Moving further toward the day of "aircraft-like" spaceliners, combined cycle airbreathers will render obsolete the nonpowered landing practice employed by current and near-term reusable launchers such as the Shuttle and X-33. The HRST study explored supercharged rocket-based combined-cycle concepts employing fans, sometimes called "synerjets," which allow fully powered landings.
As these new propulsion prospects become better defined, it is clear interactions are as important as the function being considered. Ground-to-flight vehicle interactions-the spaceliner and its spaceport-become critical. Technology and architecture interactions-propulsion to structure to thermal protection to Mach-number transition points-all become intertwined in complex relationships unique to airbreathing propulsion systems.
The question for the HRST study team then becomes "How can we understand the strategic connection between all these technology possibilities and goals such as $100/lb of payload recurring cost and what process can provide the proper insights?"
The strategic dual-axis approach just outlined was employed to identify the connection or path between the HRST goals and the multitude of technology options that could be pursued. One product of this work was a prioritized, consensus-built list of drivers oriented to the achievement of $100/lb of payload.
Among the top drivers identified by this planning process are a need for environmentally benign nontoxic systems, a need for greater design margins and the associated robustness they bring, and a need for more sophisticated health management systems. These benefits are measurable a priori as potentials in any launch-system concept.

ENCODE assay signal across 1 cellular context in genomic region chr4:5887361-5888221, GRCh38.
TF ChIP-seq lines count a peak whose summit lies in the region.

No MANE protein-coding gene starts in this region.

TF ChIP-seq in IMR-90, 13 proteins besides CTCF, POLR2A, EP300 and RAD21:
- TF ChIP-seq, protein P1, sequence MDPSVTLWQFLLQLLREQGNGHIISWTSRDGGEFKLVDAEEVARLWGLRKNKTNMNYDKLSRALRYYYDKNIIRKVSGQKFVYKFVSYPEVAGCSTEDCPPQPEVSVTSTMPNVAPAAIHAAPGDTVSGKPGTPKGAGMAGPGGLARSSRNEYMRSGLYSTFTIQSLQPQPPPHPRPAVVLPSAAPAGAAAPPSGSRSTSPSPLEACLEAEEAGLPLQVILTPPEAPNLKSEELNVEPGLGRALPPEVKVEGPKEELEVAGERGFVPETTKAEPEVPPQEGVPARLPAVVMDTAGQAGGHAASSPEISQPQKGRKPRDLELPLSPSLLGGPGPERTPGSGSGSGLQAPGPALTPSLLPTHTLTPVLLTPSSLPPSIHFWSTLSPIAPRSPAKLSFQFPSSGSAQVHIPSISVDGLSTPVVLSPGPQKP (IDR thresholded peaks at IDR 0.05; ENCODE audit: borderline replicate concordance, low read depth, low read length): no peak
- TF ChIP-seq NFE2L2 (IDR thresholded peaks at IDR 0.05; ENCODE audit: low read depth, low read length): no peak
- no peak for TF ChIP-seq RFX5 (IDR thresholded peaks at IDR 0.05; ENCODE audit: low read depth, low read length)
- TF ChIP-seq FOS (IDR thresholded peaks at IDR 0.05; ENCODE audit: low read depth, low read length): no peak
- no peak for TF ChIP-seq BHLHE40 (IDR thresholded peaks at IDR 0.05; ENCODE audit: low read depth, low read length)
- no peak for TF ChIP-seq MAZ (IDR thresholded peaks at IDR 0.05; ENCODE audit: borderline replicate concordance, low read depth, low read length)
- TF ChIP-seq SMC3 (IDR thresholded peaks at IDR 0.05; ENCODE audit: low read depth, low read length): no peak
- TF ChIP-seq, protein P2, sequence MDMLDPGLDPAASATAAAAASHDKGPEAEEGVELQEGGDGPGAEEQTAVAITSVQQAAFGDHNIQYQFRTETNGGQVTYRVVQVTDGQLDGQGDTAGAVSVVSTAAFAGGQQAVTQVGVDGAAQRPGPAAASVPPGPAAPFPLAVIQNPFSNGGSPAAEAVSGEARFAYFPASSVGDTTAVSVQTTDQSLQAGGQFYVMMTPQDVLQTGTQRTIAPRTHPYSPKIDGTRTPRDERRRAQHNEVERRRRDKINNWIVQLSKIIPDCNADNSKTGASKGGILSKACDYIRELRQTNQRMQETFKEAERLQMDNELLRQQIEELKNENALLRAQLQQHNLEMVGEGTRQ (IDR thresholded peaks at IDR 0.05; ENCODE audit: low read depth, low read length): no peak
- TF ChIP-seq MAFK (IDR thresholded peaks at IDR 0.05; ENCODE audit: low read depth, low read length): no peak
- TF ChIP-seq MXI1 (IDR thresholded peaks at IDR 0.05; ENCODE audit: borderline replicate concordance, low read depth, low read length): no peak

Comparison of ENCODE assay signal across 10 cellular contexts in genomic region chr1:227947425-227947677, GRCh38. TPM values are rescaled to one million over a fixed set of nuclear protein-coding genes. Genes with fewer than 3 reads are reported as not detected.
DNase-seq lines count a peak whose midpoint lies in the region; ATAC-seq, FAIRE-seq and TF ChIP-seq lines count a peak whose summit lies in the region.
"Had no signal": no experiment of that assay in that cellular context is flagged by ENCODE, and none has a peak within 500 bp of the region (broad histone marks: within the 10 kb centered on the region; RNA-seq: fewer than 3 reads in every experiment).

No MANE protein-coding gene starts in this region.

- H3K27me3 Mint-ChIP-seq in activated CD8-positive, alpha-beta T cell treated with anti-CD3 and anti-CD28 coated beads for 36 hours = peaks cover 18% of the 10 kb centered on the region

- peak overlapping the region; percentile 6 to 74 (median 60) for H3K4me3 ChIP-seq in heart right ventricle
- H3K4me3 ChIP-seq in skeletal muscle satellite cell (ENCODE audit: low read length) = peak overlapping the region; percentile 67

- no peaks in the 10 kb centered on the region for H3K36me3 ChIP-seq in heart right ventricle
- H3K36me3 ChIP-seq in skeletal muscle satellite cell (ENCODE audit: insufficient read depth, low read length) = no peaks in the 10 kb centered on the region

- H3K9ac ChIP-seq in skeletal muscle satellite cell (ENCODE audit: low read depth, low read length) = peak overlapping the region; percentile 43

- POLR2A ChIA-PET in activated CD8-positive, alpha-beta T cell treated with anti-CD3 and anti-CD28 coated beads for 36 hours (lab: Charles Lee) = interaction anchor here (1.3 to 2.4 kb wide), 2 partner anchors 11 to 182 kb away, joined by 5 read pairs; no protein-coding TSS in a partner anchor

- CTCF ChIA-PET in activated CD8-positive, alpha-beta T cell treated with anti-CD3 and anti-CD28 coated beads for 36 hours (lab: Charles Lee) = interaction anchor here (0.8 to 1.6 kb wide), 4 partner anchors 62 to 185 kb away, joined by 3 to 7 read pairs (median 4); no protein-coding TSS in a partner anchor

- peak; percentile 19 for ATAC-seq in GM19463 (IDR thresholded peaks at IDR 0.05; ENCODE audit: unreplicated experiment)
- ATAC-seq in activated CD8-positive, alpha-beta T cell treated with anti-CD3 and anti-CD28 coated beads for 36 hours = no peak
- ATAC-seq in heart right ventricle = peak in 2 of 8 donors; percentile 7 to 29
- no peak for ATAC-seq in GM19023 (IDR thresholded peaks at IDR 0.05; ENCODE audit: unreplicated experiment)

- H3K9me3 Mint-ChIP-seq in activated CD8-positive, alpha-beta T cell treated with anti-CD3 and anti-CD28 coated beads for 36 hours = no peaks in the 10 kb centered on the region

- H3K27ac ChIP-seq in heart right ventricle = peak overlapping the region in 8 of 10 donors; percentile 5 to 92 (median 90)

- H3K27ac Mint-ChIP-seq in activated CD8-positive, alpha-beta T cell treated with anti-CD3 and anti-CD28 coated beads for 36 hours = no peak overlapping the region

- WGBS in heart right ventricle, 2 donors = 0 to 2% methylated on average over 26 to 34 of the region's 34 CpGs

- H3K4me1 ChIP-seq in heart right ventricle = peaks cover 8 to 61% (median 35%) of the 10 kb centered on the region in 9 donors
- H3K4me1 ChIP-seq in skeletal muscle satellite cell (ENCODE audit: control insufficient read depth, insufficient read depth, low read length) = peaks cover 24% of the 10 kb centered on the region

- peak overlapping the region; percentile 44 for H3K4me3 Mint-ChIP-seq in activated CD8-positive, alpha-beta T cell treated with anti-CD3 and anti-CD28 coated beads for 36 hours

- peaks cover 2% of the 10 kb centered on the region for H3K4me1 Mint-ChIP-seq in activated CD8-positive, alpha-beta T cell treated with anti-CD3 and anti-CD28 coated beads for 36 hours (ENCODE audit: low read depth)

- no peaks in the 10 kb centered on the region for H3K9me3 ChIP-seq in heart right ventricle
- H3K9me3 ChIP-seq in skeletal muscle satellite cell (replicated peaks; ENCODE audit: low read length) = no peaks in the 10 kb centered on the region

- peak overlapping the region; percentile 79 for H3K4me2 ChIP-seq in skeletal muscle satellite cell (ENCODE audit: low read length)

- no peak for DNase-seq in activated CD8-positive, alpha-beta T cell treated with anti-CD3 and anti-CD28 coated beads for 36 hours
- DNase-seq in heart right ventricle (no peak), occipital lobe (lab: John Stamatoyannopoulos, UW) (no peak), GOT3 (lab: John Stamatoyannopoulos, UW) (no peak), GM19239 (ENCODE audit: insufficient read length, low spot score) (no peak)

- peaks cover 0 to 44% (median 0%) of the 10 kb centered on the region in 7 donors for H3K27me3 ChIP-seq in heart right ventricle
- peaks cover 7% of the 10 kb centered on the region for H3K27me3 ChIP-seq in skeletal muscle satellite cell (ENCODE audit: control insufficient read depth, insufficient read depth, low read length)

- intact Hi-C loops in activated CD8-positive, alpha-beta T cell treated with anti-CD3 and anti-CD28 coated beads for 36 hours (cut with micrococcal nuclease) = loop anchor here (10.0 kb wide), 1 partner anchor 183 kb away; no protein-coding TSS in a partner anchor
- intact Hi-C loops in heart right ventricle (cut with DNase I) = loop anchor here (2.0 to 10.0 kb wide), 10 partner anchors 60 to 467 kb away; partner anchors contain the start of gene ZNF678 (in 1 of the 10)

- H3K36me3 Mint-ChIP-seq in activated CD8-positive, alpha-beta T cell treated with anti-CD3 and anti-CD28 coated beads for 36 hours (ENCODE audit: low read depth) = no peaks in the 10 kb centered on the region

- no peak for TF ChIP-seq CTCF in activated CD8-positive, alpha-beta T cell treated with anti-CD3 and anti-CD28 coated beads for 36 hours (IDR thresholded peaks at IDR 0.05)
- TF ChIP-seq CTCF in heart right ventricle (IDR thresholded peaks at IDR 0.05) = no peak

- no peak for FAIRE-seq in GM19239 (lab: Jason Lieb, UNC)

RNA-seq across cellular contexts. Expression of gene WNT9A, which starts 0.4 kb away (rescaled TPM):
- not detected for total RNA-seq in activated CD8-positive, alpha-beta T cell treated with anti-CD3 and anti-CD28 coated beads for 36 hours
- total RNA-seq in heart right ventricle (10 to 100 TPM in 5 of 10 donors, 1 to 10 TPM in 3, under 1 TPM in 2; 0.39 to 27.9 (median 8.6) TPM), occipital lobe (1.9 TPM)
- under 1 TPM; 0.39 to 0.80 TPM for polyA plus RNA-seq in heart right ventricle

Balanced against these drivers are the short-term constraints that may be used to assess, in effect, how close we are to having such systems available and how much effort is needed to make them so. Again, both long term user needs and short-term constraints are considered, but they are treated separately, which is a strength of this planning approach.
Any concept, of course, will have certain technologies associated with it. Airbreathers aiming for true aircraft-like operability will need characteristics that give it responsiveness, such as high operational reliability (high mean time between failures) and good maintainability (low mean time to repair).
In summary, the use of synergistic teaming by industry, government, and academia has played a significant role in planning and defining future space transportation concepts. Basic relationships between the qualitative "pie in the sky" goals we want and the quantitative understanding that will get us there are being addressed and understood. The "synergy" process described here brings together the diverse backgrounds required to see the whole picture: "where" we are in launch systems today and "what" we must do-and "how"- to improve them dramatically. Affordable, operable systems must go from being goals to being real. The "synergy" strategy, which teams industry, government, and academia in the planning and system definition process, can help move that process to its successful conclusion.